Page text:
ISLAMABAD — Ukraine's efforts to increase its defense relationship with Pakistan are unlikely to succeed due to the turmoil in that country and Pakistan's growing relationship with Ukraine's nemesis Russia, according to analysts.

The push by Ukraine was reported by The Associated Press of Pakistan (APP), which claimed Ukrainian Ambassador Volodymyr Lakomov had said Ukraine was "ready to cooperate with Pakistan in the defense sector with supply and joint production" of cargo aircraft, and "Pakistan could be a regional partner for ... renovation/modification process to production."

The report also specifically mentioned the Antonov An-225 Dream/Cossack, but analysts have dismissed any Pakistani involvement with this huge six-engine transport as simply unfeasible.

There was a time when Ukraine's defense industry was of critical importance to Pakistan supplying T-80UD main battle tanks (MBT), as well as engines and subsystems for the locally built Al-Khalid and Al-Zarrar MBTs (in addition to the design for the latter, which is an upgrade of the Chinese Type-59).

This later involved the supply of four Ilyushin Il-78 Midas multirole tanker-transport aircraft.

Ukrainian defense companies are also regular exhibitors at Pakistan's biennial IDEAS series of defense exhibitions, where they constantly hope to build on previous success.

However, analysts, such as analyst, author and former Australian defense attache to Islamabad Brian Cloughley, say Ukraine's defense industry star is quickly fading in Pakistan due to domestic turmoil and Pakistan's warming relationship with Russia.

"Ukraine is grasping at straws all round the world. It is in a state of almost terminal decline, with rampant corruption and ineffective leadership. Internal administration is catastrophically inept and the economy is in tatters," Cloughley said. "It does make good military equipment and aircraft, but one wonders how long it can keep doing so.

"The Kiev government is trying to discourage other countries from buying Russian — and, indeed, having anything to do with Russia, with the strong support of the US and some NATO nations — and the Lakomov approach is probably symptomatic of this campaign."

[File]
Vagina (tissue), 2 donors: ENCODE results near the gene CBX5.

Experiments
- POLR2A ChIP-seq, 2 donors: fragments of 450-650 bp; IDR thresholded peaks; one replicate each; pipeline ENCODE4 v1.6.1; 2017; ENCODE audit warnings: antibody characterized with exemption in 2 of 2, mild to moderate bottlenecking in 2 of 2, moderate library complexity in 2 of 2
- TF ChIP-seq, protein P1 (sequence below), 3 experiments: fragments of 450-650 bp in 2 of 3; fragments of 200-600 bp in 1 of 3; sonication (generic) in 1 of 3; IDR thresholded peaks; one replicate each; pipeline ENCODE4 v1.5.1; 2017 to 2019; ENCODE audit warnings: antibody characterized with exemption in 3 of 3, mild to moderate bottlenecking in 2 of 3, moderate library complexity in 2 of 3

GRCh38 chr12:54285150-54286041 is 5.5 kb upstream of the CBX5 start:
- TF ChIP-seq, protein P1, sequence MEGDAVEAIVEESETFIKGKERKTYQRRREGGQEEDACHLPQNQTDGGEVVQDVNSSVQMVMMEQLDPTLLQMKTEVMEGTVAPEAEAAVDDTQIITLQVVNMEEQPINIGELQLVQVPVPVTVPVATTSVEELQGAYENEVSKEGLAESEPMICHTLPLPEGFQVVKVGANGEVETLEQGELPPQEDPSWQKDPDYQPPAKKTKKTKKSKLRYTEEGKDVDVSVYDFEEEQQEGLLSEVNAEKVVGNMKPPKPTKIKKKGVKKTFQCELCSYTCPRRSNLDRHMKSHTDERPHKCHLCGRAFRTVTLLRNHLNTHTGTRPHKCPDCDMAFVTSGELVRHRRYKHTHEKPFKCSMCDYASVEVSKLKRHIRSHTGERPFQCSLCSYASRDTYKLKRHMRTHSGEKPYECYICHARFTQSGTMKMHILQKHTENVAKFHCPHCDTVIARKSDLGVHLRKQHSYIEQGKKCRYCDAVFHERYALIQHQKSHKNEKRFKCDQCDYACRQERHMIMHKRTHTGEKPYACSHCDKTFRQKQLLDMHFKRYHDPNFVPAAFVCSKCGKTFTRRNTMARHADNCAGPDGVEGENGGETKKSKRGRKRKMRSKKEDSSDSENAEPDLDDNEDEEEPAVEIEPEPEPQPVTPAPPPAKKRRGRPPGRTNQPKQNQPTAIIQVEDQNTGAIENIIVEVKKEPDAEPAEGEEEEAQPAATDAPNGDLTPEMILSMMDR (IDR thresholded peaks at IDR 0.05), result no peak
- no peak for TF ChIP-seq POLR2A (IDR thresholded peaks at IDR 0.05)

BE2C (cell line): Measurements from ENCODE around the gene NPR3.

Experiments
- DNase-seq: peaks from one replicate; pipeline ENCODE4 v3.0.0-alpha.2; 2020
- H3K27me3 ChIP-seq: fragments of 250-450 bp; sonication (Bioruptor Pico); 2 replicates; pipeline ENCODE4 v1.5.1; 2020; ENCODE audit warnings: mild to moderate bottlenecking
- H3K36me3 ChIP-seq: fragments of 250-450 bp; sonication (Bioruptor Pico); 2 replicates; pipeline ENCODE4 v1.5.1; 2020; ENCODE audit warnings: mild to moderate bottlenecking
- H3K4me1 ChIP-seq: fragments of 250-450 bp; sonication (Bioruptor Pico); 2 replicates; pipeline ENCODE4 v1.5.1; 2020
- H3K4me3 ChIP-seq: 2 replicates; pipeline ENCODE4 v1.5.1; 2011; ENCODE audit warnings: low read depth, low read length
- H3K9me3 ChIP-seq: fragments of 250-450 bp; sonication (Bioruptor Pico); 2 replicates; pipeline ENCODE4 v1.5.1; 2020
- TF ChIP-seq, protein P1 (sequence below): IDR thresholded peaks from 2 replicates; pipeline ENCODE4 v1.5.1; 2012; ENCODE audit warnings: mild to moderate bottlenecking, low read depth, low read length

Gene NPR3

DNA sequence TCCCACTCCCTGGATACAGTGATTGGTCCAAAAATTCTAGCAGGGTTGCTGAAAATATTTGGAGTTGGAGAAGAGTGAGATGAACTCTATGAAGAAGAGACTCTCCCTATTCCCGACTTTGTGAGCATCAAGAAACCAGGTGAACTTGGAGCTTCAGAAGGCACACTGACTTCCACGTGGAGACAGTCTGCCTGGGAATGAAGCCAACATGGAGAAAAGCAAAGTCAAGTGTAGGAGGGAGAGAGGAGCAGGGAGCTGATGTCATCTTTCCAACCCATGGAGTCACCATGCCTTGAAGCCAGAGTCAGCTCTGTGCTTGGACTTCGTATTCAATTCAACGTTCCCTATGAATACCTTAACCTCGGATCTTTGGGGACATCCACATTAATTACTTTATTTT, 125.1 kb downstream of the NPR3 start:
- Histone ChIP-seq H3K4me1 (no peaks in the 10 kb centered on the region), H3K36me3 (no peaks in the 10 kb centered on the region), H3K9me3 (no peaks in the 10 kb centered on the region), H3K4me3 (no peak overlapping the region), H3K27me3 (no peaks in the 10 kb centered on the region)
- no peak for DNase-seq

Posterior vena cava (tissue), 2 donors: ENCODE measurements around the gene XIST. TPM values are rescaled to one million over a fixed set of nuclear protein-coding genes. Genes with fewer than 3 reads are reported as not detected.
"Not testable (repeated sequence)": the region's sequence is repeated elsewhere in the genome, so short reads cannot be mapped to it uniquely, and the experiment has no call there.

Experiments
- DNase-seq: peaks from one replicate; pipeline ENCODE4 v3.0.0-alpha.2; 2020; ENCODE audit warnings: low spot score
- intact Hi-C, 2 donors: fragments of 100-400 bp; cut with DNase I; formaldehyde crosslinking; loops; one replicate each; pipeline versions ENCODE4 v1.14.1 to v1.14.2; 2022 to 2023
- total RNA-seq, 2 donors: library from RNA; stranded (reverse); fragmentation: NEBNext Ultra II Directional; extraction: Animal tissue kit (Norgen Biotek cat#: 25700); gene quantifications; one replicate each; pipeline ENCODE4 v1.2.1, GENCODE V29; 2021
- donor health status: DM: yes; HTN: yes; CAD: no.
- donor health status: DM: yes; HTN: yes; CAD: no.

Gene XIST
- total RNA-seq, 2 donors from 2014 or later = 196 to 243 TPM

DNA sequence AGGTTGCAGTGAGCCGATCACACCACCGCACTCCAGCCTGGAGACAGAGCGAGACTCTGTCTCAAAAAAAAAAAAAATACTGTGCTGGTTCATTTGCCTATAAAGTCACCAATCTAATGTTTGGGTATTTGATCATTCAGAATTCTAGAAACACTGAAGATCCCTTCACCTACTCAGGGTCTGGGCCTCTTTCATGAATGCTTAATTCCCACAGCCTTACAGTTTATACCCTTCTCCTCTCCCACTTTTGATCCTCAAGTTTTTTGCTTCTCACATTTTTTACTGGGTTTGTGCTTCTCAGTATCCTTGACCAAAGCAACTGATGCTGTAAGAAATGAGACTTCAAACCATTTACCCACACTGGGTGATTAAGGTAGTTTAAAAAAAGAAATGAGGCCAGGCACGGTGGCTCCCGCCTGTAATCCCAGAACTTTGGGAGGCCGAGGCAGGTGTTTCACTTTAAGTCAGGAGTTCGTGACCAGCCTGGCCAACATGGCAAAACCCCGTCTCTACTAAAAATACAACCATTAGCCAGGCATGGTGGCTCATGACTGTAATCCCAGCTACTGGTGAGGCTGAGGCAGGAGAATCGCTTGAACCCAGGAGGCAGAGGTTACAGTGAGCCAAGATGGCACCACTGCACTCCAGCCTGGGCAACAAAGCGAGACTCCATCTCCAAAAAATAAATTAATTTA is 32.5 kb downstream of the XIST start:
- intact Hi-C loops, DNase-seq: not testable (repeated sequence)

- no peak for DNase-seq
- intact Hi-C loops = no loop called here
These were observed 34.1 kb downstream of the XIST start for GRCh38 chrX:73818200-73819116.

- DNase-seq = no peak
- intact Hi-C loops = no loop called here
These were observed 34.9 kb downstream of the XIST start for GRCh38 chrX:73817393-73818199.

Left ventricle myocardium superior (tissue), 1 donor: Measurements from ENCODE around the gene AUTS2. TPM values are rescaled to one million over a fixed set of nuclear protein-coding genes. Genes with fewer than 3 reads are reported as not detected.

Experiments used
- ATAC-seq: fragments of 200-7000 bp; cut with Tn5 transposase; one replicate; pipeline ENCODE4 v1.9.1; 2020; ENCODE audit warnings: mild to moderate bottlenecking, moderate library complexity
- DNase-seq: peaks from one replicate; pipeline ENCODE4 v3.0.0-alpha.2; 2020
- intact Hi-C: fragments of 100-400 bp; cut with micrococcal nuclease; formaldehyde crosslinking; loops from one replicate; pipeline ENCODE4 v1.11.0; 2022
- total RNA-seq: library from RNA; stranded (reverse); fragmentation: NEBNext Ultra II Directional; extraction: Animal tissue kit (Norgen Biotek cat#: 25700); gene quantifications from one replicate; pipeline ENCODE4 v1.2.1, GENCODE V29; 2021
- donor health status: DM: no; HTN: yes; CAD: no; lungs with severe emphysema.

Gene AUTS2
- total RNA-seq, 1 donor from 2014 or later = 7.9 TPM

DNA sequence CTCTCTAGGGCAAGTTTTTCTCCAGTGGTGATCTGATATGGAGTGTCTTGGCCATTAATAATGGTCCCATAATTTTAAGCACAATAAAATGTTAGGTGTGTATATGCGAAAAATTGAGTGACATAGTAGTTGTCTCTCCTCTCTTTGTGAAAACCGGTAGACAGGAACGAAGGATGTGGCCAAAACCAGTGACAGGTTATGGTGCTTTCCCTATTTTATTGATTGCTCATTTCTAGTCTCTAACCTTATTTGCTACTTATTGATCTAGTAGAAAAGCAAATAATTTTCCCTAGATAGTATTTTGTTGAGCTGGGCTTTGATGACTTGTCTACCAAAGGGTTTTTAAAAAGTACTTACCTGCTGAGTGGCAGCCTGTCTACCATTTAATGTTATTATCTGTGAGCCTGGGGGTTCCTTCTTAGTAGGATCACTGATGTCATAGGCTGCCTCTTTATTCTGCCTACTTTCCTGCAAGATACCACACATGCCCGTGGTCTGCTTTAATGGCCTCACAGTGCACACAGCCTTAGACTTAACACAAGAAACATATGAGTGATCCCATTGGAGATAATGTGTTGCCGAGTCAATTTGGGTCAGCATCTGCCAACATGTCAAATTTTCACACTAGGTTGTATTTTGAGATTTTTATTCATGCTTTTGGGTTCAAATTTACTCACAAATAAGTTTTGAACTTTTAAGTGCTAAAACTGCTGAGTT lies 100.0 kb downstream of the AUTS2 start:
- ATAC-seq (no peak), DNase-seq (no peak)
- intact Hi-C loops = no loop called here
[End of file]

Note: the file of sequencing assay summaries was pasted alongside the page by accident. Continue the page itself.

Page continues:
Russia is of increasing importance to Pakistan. It supplies the Klimov RD-93 that powers the JF-17 Thunder fighter. A number of Mi-35M Hind helicopter gunships are on order and negotiations were reported for the Su-35 Flanker.

Analyst, author and former Pakistani Air Force pilot Kaiser Tufail said anything that could upset this is to be avoided.

"I think at this stage, when relations with Russia are on the mend, we must not take any hasty steps and upset the cart, so to speak," he said.

He is dismissive of any further cooperation with Ukraine, at least in respect to the aviation industry.

"Ukraine's aviation industry is in doldrums in a cash-strapped country. I do not think they have much to offer," he said. "As for transport aircraft, we have no need, as the fleet of C-130s and CASA CN-235 are doing a fine job. The existing Il-78 aerial tankers purchased from Ukraine have only found some use in hauling oversized cargo, and have been a disappointment as far as its noisy and gas-guzzling engines go. With that legacy, the PAF would be wary to look at their aircraft, even the newer models."

Tufail believes Russia is therefore a much safer bet, but he offered a note of caution: "Russia has much more to offer, though in the prevailing situation in Syria, taking sides would not be prudent for Pakistan, if it is choosing between Russia or Ukraine."

Usman Ansari is the Pakistan correspondent for Defense News.

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